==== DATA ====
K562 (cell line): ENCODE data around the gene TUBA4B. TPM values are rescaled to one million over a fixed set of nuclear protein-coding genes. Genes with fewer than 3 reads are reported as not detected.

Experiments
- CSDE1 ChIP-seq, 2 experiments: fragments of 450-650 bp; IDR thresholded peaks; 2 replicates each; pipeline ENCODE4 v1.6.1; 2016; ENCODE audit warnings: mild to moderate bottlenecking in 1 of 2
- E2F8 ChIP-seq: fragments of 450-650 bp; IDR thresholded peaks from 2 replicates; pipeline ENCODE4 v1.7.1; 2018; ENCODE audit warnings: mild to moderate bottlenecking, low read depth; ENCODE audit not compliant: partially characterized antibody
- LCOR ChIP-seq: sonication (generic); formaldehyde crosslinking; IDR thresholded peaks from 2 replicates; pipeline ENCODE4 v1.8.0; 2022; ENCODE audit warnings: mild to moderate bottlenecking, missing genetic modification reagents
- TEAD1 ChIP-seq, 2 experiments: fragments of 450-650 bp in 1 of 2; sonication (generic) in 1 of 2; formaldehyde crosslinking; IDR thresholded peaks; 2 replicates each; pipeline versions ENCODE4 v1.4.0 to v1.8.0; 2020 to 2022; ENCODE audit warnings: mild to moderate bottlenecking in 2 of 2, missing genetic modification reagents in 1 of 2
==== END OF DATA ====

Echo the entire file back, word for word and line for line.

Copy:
K562 (cell line): ENCODE data around the gene TUBA4B. TPM values are rescaled to one million over a fixed set of nuclear protein-coding genes. Genes with fewer than 3 reads are reported as not detected.

Experiments
- CSDE1 ChIP-seq, 2 experiments: fragments of 450-650 bp; IDR thresholded peaks; 2 replicates each; pipeline ENCODE4 v1.6.1; 2016; ENCODE audit warnings: mild to moderate bottlenecking in 1 of 2
- E2F8 ChIP-seq: fragments of 450-650 bp; IDR thresholded peaks from 2 replicates; pipeline ENCODE4 v1.7.1; 2018; ENCODE audit warnings: mild to moderate bottlenecking, low read depth; ENCODE audit not compliant: partially characterized antibody
- LCOR ChIP-seq: sonication (generic); formaldehyde crosslinking; IDR thresholded peaks from 2 replicates; pipeline ENCODE4 v1.8.0; 2022; ENCODE audit warnings: mild to moderate bottlenecking, missing genetic modification reagents
- TEAD1 ChIP-seq, 2 experiments: fragments of 450-650 bp in 1 of 2; sonication (generic) in 1 of 2; formaldehyde crosslinking; IDR thresholded peaks; 2 replicates each; pipeline versions ENCODE4 v1.4.0 to v1.8.0; 2020 to 2022; ENCODE audit warnings: mild to moderate bottlenecking in 2 of 2, missing genetic modification reagents in 1 of 2